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JYMS : Journal of Yeungnam Medical Science

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Hye Jin Kim 3 Articles
Clinical implication of adjuvant chemotherapy according to mismatch repair status in patients with intermediate-risk stage II colon cancer: a retrospective study
Byung Woog Kang, Dong Won Baek, Eunhye Chang, Hye Jin Kim, Su Yeon Park, Jun Seok Park, Gyu Seog Choi, Jin Ho Baek, Jong Gwang Kim
J Yeungnam Med Sci. 2022;39(2):141-149.   Published online December 22, 2021
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AbstractAbstract PDF
The present study evaluated the clinical implications of adjuvant chemotherapy according to the mismatch repair (MMR) status and clinicopathologic features of patients with intermediate- and high-risk stage II colon cancer (CC).
This study retrospectively reviewed 5,774 patients who were diagnosed with CC and underwent curative surgical resection at Kyungpook National University Chilgok Hospital. The patients were enrolled according to the following criteria: (1) pathologically diagnosed with primary CC; (2) stage II CC classified based on the 7th edition of the American Joint Committee on Cancer staging system; (3) intermediate- and high-risk features; and (4) available test results for MMR status. A total of 286 patients met these criteria and were included in the study.
Among the 286 patients, 54 (18.9%) were identified as microsatellite instability-high (MSI-H) or deficient MMR (dMMR). Although all the patients identified as MSI-H/dMMR showed better survival outcomes, T4 tumors and adjuvant chemotherapy were identified as independent prognostic factors for survival. For the intermediate-risk patients identified as MSI-low (MSI-L)/microsatellite stable (MSS) or proficient MMR (pMMR), adjuvant chemotherapy exhibited a significantly better disease-free survival (DFS) but had no impact on overall survival (OS). Oxaliplatin-containing regimens showed no association with DFS or OS. Adjuvant chemotherapy was not associated with DFS in intermediate-risk patients identified as MSI-H/dMMR.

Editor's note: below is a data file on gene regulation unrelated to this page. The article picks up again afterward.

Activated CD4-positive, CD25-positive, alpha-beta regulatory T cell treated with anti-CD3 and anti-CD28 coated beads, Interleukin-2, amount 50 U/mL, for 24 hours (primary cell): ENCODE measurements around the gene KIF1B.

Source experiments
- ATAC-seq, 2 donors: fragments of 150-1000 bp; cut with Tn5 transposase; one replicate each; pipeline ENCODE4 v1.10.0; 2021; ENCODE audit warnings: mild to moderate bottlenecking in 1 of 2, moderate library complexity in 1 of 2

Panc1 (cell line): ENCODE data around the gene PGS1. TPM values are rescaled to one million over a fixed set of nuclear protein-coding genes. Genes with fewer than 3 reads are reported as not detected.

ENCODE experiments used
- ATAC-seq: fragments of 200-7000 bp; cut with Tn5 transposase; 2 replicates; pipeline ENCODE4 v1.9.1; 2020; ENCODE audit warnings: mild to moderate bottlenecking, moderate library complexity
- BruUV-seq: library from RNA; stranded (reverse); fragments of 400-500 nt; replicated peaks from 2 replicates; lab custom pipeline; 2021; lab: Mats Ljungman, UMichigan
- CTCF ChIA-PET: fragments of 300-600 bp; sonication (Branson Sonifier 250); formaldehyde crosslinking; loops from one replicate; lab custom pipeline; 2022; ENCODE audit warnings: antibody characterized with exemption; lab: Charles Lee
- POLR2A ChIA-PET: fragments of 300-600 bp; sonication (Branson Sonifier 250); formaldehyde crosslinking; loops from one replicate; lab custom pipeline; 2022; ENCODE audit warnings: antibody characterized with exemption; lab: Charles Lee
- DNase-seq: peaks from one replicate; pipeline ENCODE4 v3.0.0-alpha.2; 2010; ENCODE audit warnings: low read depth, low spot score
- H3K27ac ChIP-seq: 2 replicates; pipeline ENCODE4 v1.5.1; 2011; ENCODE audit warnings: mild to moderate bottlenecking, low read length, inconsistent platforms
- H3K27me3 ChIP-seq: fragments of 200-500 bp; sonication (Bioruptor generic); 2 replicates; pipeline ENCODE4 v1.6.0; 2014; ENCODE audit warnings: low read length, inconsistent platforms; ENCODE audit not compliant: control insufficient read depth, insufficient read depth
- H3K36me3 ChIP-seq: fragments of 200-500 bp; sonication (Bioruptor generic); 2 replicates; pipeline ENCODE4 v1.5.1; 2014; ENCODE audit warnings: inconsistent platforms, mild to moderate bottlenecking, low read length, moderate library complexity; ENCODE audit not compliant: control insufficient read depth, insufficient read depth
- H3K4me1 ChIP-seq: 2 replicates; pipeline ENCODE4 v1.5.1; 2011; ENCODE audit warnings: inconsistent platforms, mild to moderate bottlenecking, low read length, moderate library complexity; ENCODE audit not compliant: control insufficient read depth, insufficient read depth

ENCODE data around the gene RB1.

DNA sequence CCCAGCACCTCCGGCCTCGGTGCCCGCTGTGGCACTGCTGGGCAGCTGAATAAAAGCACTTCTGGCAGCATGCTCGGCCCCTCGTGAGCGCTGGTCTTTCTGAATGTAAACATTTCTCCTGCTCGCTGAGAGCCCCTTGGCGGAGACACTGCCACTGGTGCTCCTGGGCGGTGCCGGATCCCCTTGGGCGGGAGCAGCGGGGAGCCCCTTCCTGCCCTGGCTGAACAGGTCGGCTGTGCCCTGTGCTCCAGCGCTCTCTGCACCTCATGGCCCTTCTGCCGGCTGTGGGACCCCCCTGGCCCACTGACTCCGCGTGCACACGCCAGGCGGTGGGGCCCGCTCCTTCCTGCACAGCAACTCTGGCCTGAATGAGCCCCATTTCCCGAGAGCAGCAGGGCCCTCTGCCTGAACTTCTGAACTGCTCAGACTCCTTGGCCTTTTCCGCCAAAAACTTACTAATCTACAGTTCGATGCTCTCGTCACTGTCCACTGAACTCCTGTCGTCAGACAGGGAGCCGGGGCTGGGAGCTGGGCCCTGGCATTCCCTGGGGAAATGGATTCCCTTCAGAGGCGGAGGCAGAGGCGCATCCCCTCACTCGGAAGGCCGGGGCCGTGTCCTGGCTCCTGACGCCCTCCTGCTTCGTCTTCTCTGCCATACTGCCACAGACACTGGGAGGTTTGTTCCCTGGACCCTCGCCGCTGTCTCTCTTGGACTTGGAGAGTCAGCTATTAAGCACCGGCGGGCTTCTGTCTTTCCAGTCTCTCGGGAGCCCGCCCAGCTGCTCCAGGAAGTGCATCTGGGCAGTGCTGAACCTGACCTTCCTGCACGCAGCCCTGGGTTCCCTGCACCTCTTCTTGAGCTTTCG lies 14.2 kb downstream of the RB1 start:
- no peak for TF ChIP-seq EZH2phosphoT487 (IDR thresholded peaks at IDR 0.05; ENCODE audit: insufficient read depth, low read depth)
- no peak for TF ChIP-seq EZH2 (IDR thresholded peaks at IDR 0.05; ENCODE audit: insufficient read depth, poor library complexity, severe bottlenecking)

The current study found that the use of adjuvant chemotherapy was correlated with better DFS in MSI-L/MSS or pMMR intermediate-risk stage II CC patients.


Citations to this article as recorded by  
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    Gloria S. Lee, Devon L. Graham, Brenda L. Noble, Taylor S. Trammell, Deirdre M. McCarthy, Lisa R. Anderson, Marcelo Rubinstein, Pradeep G. Bhide, Gregg D. Stanwood
    Frontiers in Behavioral Neuroscience.2022;[Epub]     CrossRef
  • A pilot retrospective study of comprehensive nursing care on psychological disorder in colorectal cancer undergoing chemotherapy
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Phase II Study of Paclitaxel and Cisplatin as Second-line Chemotherapy in Advanced Non-small Cell Lung Cancer.
Yeoung Tae Seo, Bong Seog Kim, Ji Young Go, Dong Suk Choi, Seong Ho Choi, Hye Jin Kim, Young Mi Ahn, Yong Ho Roh, Kyung Hee Lee
Yeungnam Univ J Med. 2004;21(2):198-206.   Published online December 31, 2004
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AbstractAbstract PDF